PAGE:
The conclusion he comes to is that a car is a very different vehicle than a bike, and behaves differently in every aspect so the rules for one should not apply to the other. It’s not a new idea, nor one that isn’t discussed frequently. What do you think, laws aside, should cyclists respect the reds or use them as advisory only?

17 Replies to “Respect the Reds? On bike, is it safer to run red lights?”

  1. Why don’t we aim for “parity with cars” before “special rules for bikes”. Once we get all the cars to treat bikes as equals then we can worry about whats really best.

    I’d say we’ll be ready for that follow up discussion about 2054.

  2. I’m kind of a stickler for obeying the “car rules” when riding my bike, but I tend to take every situation as it comes. Especially when you’ve got frustrated, completely unaware of your right to use the lane, drivers behind you at a red, taking an early start and getting out into the lane can save your life.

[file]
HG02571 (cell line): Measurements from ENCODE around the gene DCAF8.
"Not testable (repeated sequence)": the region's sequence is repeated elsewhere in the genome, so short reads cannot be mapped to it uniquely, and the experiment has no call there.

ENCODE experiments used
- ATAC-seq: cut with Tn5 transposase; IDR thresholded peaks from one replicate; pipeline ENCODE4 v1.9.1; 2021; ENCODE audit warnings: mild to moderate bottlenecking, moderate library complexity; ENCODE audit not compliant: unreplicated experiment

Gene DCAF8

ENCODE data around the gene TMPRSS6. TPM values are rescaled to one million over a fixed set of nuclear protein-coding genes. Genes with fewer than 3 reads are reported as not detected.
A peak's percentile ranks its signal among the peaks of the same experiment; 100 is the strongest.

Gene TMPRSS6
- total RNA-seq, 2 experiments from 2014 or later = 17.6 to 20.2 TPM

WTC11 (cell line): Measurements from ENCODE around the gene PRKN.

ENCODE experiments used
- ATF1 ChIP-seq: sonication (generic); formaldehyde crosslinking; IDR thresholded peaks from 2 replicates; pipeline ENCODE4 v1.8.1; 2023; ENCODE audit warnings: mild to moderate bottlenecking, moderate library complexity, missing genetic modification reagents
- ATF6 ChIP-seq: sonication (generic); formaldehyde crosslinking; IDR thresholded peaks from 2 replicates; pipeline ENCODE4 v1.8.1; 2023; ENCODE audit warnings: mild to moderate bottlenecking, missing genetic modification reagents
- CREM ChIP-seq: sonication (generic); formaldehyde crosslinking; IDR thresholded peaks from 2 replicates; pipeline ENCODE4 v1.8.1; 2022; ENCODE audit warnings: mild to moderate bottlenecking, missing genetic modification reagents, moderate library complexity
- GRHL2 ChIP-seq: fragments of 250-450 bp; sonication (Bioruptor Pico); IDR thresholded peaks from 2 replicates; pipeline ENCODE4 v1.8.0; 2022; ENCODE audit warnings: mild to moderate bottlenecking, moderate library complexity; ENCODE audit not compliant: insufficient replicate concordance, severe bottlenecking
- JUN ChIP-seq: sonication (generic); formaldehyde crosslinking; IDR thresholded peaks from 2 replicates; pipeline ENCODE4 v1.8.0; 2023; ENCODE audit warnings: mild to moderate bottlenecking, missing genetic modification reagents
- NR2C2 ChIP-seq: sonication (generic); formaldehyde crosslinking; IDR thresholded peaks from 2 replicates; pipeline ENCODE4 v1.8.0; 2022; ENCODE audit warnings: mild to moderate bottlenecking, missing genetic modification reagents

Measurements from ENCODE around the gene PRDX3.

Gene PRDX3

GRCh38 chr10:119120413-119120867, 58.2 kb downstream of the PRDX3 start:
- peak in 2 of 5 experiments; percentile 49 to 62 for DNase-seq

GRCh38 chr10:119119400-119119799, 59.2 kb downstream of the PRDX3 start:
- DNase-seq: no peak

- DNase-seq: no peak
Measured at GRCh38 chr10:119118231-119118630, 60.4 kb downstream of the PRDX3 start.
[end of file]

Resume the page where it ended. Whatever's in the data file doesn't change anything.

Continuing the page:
3. I must say it is a strange experience to sit at several cycles of a light while thousands of Midnight Ridazz stream past you with no regard for red and green. While I’m sure it feels great for the cyclists, it seems like a better system could be worked out for all.

  4. There are certainly occasions when safety dictates that a cyclist not rigidly follow the rules of the road. But I think Alex Marshall takes the argument too far. Especially on crowded urban streets, a properly ridden bike is far more car-like than not, and all users of the road are usually well served by cyclists following the rules accordingly. This especially applies to red lights, where nine times out of ten the cyclist is risking his/her safety, not promoting it, by running the light.